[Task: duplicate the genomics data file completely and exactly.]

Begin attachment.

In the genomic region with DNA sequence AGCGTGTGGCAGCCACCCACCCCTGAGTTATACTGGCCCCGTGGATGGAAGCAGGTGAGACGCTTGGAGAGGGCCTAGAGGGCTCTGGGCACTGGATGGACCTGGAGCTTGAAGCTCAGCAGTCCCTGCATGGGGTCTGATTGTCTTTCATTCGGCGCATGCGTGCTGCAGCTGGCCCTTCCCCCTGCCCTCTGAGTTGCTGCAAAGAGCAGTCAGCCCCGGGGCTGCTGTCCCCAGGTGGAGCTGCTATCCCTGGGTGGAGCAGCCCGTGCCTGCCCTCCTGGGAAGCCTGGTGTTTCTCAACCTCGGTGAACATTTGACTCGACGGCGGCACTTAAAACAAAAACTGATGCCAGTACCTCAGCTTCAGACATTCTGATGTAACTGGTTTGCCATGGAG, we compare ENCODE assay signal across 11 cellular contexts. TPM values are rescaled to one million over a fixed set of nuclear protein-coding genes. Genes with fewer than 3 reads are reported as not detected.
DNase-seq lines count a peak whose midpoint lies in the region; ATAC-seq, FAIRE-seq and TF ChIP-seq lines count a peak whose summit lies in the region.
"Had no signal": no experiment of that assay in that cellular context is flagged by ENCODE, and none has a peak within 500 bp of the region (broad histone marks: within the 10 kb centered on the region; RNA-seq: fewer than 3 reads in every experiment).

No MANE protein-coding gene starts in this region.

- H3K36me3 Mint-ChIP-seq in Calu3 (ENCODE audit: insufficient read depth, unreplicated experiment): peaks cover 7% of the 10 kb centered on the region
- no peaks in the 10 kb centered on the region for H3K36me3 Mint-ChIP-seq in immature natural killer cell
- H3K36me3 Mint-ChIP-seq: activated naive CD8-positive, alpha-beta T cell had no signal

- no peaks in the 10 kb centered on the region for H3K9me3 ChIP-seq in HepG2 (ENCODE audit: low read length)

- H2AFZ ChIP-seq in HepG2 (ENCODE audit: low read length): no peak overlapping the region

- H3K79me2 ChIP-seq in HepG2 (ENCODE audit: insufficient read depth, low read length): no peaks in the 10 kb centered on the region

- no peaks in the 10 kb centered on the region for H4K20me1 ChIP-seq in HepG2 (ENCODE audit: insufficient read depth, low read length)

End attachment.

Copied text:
In the genomic region with DNA sequence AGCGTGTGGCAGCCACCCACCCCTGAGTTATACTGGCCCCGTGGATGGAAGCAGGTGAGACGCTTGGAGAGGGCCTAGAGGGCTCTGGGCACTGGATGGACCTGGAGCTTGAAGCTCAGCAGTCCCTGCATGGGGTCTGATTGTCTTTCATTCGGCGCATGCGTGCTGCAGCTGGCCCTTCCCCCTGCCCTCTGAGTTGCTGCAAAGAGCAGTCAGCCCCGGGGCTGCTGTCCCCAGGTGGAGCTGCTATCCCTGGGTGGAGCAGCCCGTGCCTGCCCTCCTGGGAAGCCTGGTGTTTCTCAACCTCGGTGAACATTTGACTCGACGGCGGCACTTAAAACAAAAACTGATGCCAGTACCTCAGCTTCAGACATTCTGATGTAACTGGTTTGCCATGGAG, we compare ENCODE assay signal across 11 cellular contexts. TPM values are rescaled to one million over a fixed set of nuclear protein-coding genes. Genes with fewer than 3 reads are reported as not detected.
DNase-seq lines count a peak whose midpoint lies in the region; ATAC-seq, FAIRE-seq and TF ChIP-seq lines count a peak whose summit lies in the region.
"Had no signal": no experiment of that assay in that cellular context is flagged by ENCODE, and none has a peak within 500 bp of the region (broad histone marks: within the 10 kb centered on the region; RNA-seq: fewer than 3 reads in every experiment).

No MANE protein-coding gene starts in this region.

- H3K36me3 Mint-ChIP-seq in Calu3 (ENCODE audit: insufficient read depth, unreplicated experiment): peaks cover 7% of the 10 kb centered on the region
- no peaks in the 10 kb centered on the region for H3K36me3 Mint-ChIP-seq in immature natural killer cell
- H3K36me3 Mint-ChIP-seq: activated naive CD8-positive, alpha-beta T cell had no signal

- no peaks in the 10 kb centered on the region for H3K9me3 ChIP-seq in HepG2 (ENCODE audit: low read length)

- H2AFZ ChIP-seq in HepG2 (ENCODE audit: low read length): no peak overlapping the region

- H3K79me2 ChIP-seq in HepG2 (ENCODE audit: insufficient read depth, low read length): no peaks in the 10 kb centered on the region

- no peaks in the 10 kb centered on the region for H4K20me1 ChIP-seq in HepG2 (ENCODE audit: insufficient read depth, low read length)